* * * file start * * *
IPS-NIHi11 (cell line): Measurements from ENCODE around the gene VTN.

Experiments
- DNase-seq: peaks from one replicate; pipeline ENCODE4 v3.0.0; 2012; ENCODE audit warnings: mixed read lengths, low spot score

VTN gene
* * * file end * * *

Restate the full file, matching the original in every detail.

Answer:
IPS-NIHi11 (cell line): Measurements from ENCODE around the gene VTN.

Experiments
- DNase-seq: peaks from one replicate; pipeline ENCODE4 v3.0.0; 2012; ENCODE audit warnings: mixed read lengths, low spot score

VTN gene